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PhD graduate recognized for student leadership


David- Coletto_PhD polisci.jpg
June 9, 2010

The President’s Award for Excellence in Student Leadership is awarded annually to five graduating students. The highest honour a graduating student can receive, the President’s Award recognizes students who combine excellent academic achievement with outstanding leadership on campus.

David Coletto, Doctor of Philosophy (PhD) in Political Science

David Coletto is the second PhD student to win the President’s Award for Excellence in Student Leadership. A graduate from the Faculty of Graduate Studies in the department of political science, David combined his passions for politics and leadership to become a well-known figure in both his faculty, and on campus.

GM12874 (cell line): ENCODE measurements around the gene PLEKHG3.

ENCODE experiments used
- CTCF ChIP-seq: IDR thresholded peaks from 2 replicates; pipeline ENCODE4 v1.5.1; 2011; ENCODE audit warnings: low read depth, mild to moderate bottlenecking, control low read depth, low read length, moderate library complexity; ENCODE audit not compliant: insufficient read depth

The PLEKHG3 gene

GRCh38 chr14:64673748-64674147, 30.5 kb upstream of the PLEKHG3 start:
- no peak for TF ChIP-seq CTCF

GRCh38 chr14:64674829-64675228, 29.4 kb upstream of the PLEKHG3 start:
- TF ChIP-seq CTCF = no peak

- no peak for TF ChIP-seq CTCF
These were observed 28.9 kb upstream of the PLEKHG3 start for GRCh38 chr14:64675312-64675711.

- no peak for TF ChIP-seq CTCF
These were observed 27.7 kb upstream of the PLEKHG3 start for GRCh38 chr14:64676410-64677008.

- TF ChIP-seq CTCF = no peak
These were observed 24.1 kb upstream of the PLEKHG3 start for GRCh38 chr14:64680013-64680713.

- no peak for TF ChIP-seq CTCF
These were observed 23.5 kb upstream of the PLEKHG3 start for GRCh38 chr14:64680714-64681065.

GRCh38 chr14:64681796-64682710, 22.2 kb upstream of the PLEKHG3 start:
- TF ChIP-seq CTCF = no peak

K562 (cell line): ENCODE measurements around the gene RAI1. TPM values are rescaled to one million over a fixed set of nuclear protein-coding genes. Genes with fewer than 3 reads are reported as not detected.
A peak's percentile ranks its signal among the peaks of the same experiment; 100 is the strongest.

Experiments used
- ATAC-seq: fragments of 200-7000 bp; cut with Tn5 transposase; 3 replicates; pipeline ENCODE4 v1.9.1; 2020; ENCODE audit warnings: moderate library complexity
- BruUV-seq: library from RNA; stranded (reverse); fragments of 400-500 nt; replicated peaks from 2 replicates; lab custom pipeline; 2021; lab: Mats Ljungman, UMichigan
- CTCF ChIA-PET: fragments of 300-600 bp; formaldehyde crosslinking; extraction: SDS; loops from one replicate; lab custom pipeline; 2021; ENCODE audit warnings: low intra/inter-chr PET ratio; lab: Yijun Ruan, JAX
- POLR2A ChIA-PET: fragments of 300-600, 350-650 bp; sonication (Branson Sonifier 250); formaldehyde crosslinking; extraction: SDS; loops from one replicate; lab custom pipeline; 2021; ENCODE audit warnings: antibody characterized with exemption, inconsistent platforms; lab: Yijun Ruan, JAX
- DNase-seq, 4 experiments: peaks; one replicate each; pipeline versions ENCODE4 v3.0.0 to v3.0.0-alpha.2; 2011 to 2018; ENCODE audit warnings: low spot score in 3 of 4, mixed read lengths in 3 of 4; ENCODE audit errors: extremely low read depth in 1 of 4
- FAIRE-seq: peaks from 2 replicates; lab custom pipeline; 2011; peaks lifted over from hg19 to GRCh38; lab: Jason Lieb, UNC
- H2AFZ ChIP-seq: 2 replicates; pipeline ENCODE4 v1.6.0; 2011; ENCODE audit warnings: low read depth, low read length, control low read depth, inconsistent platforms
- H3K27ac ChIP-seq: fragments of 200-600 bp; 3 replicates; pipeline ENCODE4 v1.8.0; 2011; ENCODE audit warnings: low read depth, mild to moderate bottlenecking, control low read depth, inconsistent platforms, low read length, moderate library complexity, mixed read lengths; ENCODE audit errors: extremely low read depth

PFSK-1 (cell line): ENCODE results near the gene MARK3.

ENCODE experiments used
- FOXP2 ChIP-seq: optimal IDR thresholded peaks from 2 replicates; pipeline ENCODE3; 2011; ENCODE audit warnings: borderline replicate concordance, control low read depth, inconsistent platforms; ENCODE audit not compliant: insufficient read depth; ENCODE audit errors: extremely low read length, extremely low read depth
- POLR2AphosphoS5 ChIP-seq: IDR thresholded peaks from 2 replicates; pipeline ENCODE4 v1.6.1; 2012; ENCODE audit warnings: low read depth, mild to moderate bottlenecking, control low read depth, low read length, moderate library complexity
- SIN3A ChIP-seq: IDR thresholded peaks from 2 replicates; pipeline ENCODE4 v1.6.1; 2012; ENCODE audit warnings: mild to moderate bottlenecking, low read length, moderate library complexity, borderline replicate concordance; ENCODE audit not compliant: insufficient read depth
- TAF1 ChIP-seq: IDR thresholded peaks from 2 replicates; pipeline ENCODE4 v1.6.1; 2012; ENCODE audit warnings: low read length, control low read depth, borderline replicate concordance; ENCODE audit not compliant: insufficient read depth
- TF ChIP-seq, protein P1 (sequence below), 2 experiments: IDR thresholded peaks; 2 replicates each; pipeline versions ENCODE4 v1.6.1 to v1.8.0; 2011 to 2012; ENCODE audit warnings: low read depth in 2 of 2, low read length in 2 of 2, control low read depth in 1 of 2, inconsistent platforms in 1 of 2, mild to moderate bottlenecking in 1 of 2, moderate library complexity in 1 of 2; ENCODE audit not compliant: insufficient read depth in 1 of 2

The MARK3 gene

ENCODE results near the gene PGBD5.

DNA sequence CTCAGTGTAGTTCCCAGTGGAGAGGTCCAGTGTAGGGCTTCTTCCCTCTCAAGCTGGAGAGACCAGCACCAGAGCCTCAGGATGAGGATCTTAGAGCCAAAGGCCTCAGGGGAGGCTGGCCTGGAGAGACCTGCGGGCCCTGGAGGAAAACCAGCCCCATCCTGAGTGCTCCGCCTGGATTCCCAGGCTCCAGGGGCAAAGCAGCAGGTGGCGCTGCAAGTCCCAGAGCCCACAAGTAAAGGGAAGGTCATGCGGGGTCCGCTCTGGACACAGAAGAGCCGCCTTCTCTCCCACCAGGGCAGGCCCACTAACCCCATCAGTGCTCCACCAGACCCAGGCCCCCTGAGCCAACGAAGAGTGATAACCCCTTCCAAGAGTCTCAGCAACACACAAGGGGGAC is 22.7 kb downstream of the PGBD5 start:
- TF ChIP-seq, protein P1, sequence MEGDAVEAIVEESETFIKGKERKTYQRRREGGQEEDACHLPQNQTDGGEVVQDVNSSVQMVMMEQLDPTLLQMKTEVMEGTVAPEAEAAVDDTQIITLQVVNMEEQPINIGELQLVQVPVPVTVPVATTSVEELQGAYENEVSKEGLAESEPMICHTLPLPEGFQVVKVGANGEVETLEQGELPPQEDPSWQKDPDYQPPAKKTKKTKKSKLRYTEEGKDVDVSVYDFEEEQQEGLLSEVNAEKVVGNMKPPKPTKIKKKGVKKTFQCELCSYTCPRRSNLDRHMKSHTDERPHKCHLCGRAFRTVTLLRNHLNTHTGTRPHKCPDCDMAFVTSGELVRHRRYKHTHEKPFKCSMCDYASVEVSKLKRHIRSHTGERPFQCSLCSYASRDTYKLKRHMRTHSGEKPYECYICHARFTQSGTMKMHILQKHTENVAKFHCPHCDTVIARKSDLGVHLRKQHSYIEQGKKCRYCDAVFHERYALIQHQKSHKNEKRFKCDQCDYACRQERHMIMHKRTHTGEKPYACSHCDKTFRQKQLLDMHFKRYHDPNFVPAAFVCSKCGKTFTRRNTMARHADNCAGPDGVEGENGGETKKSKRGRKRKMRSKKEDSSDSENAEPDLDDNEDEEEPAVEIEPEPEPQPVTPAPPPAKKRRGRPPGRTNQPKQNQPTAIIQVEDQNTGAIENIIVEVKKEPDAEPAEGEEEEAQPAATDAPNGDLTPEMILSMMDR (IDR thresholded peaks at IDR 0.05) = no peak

Learn more about David, his research and his contributions to campus in our Q&A:

Q: Describe your doctoral research.

Most students of Canadian elections emphasize the role of national campaigns in deciding the outcome of constituency elections. My doctoral research challenged this orthodoxy as incomplete and argued that we need to pay more attention to who runs for Parliament. Without studying what happens in the constituencies and among the individuals who seek to become parliamentarians, we cannot fully understand the process of Canadian electoral politics.